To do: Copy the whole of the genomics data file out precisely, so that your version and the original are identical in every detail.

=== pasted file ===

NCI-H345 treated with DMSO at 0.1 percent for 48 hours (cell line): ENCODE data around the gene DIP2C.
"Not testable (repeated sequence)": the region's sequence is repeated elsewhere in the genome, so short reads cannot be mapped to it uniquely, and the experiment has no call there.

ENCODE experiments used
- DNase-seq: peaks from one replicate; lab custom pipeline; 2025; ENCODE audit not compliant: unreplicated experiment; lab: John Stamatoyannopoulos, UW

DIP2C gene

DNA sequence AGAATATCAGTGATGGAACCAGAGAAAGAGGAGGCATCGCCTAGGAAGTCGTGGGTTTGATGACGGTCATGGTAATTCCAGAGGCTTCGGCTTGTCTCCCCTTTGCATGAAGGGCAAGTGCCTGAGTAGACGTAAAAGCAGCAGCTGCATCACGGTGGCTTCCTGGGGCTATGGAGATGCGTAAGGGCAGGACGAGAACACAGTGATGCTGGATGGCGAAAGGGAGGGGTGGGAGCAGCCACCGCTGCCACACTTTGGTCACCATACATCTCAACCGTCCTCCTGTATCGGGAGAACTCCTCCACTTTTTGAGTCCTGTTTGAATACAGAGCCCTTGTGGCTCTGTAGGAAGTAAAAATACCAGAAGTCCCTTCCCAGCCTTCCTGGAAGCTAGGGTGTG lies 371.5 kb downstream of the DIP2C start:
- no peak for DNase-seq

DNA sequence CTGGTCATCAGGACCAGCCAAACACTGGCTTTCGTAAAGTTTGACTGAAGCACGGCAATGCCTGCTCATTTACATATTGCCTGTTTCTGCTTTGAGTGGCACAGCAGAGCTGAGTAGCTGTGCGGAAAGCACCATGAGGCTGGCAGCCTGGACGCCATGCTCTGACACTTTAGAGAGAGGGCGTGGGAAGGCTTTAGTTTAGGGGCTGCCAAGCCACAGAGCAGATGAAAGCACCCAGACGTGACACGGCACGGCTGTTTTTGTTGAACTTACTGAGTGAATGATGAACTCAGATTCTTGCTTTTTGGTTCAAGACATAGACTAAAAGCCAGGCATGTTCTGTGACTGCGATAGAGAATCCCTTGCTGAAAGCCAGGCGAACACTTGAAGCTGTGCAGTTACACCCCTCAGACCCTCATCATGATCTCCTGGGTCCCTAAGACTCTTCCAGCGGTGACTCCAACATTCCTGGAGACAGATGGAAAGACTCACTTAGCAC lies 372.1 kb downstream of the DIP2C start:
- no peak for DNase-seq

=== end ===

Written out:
NCI-H345 treated with DMSO at 0.1 percent for 48 hours (cell line): ENCODE data around the gene DIP2C.
"Not testable (repeated sequence)": the region's sequence is repeated elsewhere in the genome, so short reads cannot be mapped to it uniquely, and the experiment has no call there.

ENCODE experiments used
- DNase-seq: peaks from one replicate; lab custom pipeline; 2025; ENCODE audit not compliant: unreplicated experiment; lab: John Stamatoyannopoulos, UW

DIP2C gene

DNA sequence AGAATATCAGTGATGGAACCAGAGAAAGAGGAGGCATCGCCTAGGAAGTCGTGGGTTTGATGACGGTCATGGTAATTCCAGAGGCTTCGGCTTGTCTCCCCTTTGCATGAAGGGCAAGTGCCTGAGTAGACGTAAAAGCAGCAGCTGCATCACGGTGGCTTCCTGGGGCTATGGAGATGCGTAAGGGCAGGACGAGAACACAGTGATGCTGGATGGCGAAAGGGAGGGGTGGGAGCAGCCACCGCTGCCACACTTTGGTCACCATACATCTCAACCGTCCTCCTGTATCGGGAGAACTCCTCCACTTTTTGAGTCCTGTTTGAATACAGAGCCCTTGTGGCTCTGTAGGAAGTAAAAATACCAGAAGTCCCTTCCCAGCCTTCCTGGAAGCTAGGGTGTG lies 371.5 kb downstream of the DIP2C start:
- no peak for DNase-seq

DNA sequence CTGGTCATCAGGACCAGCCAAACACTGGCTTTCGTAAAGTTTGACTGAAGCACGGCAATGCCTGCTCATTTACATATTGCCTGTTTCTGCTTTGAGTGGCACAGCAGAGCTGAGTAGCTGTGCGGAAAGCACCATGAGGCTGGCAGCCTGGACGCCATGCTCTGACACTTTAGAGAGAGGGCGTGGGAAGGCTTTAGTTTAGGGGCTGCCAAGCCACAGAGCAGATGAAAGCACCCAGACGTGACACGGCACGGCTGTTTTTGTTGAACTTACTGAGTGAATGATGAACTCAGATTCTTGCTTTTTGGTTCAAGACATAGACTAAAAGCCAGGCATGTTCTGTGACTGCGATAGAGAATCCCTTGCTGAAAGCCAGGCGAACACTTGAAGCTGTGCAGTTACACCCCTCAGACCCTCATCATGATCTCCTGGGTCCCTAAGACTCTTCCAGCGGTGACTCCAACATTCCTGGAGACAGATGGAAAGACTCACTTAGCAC lies 372.1 kb downstream of the DIP2C start:
- no peak for DNase-seq